WANTING TO BE WHO WE'RE NOT
 

Creative Nonfiction by Queer Writers
Edited by Jim Tushinski and Jim Van Buskirk
Now available from Harrington Park Press

 
 
 

PIMP JUICE (excerpt)

by JDGuilford

     He sat on the curb, wearing baggy sweats and a triple-X T-shirt. A mass of dreadlocks fell around his face and over his shoulders, framing his head like a pharaoh's nemes. I watched him talk emphatically, waving his hands and palming his fist. His two boys stood on either side of him like brothers from the Nation of Islam flanking Minister Farrakhan. Their red, black, and yellow bandanas announced that they were Rastafarian. As I approached, Pharaoh stopped mid-sentence. His eyes landed on me and I became aware, agonizingly aware, of my fitted jeans, my sparkly bracelets and my French-cuffed shirt, which was pulled corset-tight across my chest. Walking through Crown Heights—a hip-hop haven, a black thug Mecca—I stood out like a pink pumpkin, dressed as I was like some Seventies homo-pimp. Pharaoh's eyes grimaced and something inside me shivered. My clothes, my bracelets, and the swivel of my walk took Pharaoh aback. But what most caught his attention was my dreadlocked hair.
     Stemming from Marcus Garvey's 1920s prophesy that an African King would be crowned, which was evidenced with the coronation of Haile Selassie I as Emperor of Ethiopia, dreadlocks originated as a radical political statement. Emperor Selassie I, formerly Ras Tafari Makonnen, garnered the moniker "The Conquering Lion of Zion," Selassie being the Lion and colonized black Africa being the Zion he would reclaim. Many black people who believed Ras Tafari to be the messiah began growing locks, a lion's mane of sorts, as a symbol of black strength and unity. At its inception, dreadlocked hair was more than mere fashion flare. It came about as a refutation of colonization, the establishment and Eurocentric standards of beauty. Those conscious of its origin considered locked hair the ultimate assertion of militant black politics. Unfortunately, homosexuality had no place in Rasta doctrine. In fact, many dreadheads posit homosexuality a disease, a by-product of slavery and European colonization, an infestation, like typhoid fever.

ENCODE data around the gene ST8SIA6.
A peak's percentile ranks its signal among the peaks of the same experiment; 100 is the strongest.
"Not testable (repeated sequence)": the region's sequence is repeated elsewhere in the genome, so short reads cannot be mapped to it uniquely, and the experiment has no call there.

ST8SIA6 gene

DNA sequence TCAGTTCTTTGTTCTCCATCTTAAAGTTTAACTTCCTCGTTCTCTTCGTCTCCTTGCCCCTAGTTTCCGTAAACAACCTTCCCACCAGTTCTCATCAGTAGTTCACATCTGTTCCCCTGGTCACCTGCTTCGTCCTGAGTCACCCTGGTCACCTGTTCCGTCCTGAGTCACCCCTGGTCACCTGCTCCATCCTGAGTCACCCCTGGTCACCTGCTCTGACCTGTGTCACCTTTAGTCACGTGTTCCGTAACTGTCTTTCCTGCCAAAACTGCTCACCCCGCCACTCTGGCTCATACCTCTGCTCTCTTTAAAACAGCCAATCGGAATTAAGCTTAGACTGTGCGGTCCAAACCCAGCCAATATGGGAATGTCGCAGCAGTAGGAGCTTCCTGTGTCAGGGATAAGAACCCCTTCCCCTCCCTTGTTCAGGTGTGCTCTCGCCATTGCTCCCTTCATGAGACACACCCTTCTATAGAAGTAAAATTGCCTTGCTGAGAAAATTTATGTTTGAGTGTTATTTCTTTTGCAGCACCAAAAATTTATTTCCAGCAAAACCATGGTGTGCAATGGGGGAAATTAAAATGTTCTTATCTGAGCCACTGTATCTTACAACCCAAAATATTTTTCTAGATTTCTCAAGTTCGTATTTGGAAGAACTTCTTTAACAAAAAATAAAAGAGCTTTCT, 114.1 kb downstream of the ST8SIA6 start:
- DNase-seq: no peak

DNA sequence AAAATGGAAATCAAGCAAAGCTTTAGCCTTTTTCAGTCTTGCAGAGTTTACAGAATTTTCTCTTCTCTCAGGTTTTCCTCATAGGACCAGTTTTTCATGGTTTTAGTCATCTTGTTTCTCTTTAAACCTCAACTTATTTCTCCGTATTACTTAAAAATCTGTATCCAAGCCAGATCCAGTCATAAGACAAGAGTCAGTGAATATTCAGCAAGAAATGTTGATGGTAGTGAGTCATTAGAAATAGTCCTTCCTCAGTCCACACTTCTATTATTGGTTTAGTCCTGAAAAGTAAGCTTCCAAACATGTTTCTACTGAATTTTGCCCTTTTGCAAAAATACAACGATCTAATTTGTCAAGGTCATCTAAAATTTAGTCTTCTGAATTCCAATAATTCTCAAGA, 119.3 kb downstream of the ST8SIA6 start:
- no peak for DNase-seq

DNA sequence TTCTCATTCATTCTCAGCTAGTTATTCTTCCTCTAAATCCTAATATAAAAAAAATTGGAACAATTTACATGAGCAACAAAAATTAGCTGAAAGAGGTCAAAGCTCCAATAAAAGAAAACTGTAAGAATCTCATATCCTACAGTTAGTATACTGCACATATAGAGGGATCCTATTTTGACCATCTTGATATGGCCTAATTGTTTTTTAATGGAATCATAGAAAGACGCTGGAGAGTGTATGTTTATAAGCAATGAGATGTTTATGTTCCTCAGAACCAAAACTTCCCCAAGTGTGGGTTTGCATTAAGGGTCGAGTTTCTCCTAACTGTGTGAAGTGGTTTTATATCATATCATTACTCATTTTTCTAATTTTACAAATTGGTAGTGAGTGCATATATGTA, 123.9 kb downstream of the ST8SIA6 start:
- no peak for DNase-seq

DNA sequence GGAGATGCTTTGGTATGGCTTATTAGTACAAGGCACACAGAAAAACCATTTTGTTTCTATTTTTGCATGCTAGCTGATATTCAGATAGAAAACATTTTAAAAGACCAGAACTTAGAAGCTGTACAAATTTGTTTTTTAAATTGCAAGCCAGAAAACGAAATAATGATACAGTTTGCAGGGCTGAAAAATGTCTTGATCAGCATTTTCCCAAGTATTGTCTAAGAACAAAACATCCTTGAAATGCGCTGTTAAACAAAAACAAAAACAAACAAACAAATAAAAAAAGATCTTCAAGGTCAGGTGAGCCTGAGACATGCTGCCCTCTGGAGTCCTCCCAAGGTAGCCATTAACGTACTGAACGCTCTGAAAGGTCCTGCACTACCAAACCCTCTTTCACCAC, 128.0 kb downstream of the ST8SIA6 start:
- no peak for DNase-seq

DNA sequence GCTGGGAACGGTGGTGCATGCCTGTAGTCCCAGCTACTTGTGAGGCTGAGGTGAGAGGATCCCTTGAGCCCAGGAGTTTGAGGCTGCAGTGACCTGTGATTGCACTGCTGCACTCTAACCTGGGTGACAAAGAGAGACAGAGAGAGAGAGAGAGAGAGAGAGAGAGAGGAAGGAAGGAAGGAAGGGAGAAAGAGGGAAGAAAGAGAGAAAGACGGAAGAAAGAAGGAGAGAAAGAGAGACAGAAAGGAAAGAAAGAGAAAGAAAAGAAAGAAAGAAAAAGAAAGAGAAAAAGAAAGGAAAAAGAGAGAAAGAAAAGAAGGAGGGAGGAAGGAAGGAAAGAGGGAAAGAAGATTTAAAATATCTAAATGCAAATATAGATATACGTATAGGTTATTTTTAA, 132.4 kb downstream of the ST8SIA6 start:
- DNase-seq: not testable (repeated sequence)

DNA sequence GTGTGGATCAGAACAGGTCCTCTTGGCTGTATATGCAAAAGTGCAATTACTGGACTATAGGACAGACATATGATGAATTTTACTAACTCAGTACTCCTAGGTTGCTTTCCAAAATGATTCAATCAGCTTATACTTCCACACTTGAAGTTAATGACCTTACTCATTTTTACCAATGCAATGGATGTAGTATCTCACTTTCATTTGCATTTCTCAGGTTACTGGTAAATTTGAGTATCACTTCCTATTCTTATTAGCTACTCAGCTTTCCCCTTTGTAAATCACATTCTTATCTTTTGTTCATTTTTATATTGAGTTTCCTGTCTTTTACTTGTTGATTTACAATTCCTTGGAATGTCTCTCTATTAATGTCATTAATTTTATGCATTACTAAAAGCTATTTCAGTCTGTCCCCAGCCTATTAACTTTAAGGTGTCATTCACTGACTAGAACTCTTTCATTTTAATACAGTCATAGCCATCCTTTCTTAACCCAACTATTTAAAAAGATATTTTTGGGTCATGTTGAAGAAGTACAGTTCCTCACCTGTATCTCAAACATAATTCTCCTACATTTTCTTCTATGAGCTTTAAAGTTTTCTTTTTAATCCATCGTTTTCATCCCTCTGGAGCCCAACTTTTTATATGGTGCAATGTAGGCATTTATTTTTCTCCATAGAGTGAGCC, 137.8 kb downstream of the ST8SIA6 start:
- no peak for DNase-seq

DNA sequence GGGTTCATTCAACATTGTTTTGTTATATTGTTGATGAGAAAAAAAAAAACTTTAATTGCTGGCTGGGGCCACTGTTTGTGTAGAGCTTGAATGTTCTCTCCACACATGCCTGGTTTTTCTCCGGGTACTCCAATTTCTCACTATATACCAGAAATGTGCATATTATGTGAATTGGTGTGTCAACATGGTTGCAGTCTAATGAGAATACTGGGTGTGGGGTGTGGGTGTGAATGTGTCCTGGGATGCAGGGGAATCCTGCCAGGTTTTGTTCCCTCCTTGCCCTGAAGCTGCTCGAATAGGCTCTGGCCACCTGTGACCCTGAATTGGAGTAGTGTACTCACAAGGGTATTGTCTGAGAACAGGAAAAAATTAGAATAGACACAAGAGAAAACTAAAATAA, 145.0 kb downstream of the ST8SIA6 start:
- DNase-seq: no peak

In my ten years as a gay black man with locks, I have noticed the shaking of heads and clicking of tongues issued to me by other dreads. "Another black man lost," a Rasta woman once commented. It was as if I were a crack-addicted uncle who, despite all efforts at rehabilitation, continued to smoke his life away; as if I were a lunatic covered in puss-filled sores, wandering the streets, babbling to myself. This same look of reproach shadowed Pharaoh's face.